DJ/Producer Disfunktion, AKA Michael Tielemans, creates astounding tracks and remixes. Disfunktion’s signature sound is progressive in nature with big-room piano and synth melodies, driven by heavy grooves and basslines. In this interview he talks about his style, production tips, tech setup and his new video course in the AskAudio Academy where he shows how he produces a funky Big Room track.
AskAudio: Can you tell us how you got into making music? What is your background as a musician and producer?
Disfunktion: We started out as friends who both had turntables with a love for house music. We got introduced by a mutual friend and just hit it off. We went to buy vinyls every Thursday after school for years until we both went off to the University in different cities. At that point we decided we wanted to start making our own music and went from sampledisco to where Disfunktion is now sound wise. Since about a year ago Bart is doing his own thing as Flynthe and has gone more progressive. We're still really good friends though and enjoy sharing our music and good times together. I was actually at his wedding a few weeks ago and we had such a good time!
Ask: Would you say there was a breakthrough event or a breakthrough track that really put you on the map? And if so, what was it?
When we were still together we had a few tracks and an album on Pinkstar, which had just released Tim berg's 'Bromance'. 'Magna' was a big exposure track and one of those tracks was also 'Galette' which was put online as an Avicii track on YouTube. After a while people reached out and let us know our track was getting quite famous. Ended up racking up 16 million views so that at least got our music to a lot of people.
Ask: You have produced a Big-Room course for NonLinear Educating (AskAudio and macProVideo). What is it about, and what will viewers learn about your approach and production process from watching it?
What I really wanted to do is take a track that is as good as finished and totally unravel all the stuff I do to make it sound that way for the people watching the tutorial. I wanted to show some techniques and how I automate stuff so you can get an insight in what I do if you like the way my music sounds. So it's not a tutorial in a general sense, I am really showing specifically how I do stuff because I think that's what viewers would want. Hopefully I am right :D
Ask: Let’s talk tech. What is your preferred way of working: in the box, using outboard hardware or a combination of the two?
My only outboard equipment is a MIDI keyboard and my Apogee Duet soundcard. Everything is inside my Apple MacBook Pro.
Ask: Could you give us a breakdown of your most-used gear? Like which DAW you use, which plugins and instruments you turn to most often, what kind of mixing and monitoring gear you use.
I mainly work in Logic Pro, but sometimes use Ableton for mixes and quick edits and mashups. I still love Sylenth, but tend to use Spire a lot now. Maybe the MOST used plugin would be Nicky Romero's Kickstart sidechain one, just because it's so simple, fast and effective and also because I sidechain just about everything :D
The reverbs and echoes I use are mostly from Logic but I do love the QuikQuak Fusion Field and some of Valhalla stuff.
I have two Yamaha HS8's and an Apogee Duet in my studio and nice monitor. It's a home base I have created so I can plugin my MacBook and start working whenever I want.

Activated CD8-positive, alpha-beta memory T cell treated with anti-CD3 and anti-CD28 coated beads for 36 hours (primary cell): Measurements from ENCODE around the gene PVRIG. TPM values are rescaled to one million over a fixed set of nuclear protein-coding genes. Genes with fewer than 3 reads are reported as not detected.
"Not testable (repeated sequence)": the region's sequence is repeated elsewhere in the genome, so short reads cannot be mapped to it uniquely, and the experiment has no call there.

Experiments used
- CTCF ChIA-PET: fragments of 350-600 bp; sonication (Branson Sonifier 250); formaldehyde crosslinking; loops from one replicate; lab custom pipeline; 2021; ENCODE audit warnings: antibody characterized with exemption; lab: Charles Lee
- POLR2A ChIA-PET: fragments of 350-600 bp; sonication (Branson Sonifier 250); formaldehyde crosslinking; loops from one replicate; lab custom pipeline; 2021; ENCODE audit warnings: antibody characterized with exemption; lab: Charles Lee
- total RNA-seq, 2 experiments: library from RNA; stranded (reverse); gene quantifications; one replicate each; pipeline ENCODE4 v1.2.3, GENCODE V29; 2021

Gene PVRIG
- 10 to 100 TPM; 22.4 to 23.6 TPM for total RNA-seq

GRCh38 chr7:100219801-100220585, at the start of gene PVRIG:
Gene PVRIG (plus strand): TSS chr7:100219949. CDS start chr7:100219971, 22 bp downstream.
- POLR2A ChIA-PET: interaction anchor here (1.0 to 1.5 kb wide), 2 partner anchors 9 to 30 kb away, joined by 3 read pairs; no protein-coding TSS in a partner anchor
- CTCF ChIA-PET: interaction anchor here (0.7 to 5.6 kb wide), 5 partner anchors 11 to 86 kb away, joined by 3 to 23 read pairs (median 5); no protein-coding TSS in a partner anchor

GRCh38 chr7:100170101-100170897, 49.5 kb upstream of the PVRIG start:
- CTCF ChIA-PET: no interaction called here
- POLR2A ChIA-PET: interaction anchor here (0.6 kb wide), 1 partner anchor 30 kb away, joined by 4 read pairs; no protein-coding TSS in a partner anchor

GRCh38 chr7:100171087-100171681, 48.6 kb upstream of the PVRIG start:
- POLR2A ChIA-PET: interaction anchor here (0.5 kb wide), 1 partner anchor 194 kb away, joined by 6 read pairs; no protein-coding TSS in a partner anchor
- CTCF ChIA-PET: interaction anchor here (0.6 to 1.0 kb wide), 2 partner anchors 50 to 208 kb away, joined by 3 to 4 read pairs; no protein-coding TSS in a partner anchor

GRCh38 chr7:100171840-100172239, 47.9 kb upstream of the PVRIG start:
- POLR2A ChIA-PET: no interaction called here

Ask: Do you work on the move at all, or do you tend to be more studio-based?
I mix it up. I really love working in the studio for the sound but also love making a track sitting by the pool or in a park because it inspires you. I usually end up making an idea on the go and that planning in a day or 2 in the studio to get it to a whole track.
Ask: How might you typically start a track: with a beat, a hook or a vocal? What’s the typical way in which a track comes together?
I love getting a good vocal (duh, what producer wouldn't!) but simply love working off of something. I like starting with playing either a big piano or a bassline, so I gravitate towards getting something together musically before I start on the rhythmic section. After that it's usually a day of being creative and taking the best parts that come and combining them to make a whole track. I usually spend another few days adding little tweaks and switches to make it interesting and do the mastering on it.
Ask: How does the dynamic work when you collaborate with other musicians on a project? Who does what?
I always have a setup for a project or I get one and then I start working on it. So there's always a beginning that we work off of. Then it's back and forth a couple of times through the wonderful power of the interwebz and I usually end up mastering the track.
Ask: How does your live setup differ from your studio setup?
I play on 4 CDJs and a PioneerDJ 900 nexus, so a lot of difference! I'm pretty oldskool and most comfortable with 4 decks and a mixer and only use my laptop for production.
Ask: What advice would you give to people starting out in the music business today? Like for example, something you wish people had told you when you started out.
Do what feels good, and make sure you're having fun. I've had times where I was making music and stressing out about how well the track would be picked up and how well it would do on Beatport, etc. It really took away from enjoying music, and I'm glad I realized that. You can hear it if someone is making the music out of joy or out of pressure. I think it's kinda like comparing a nice home cooked meal with love to a McDonald's meal. So have fun and make music that at least you love!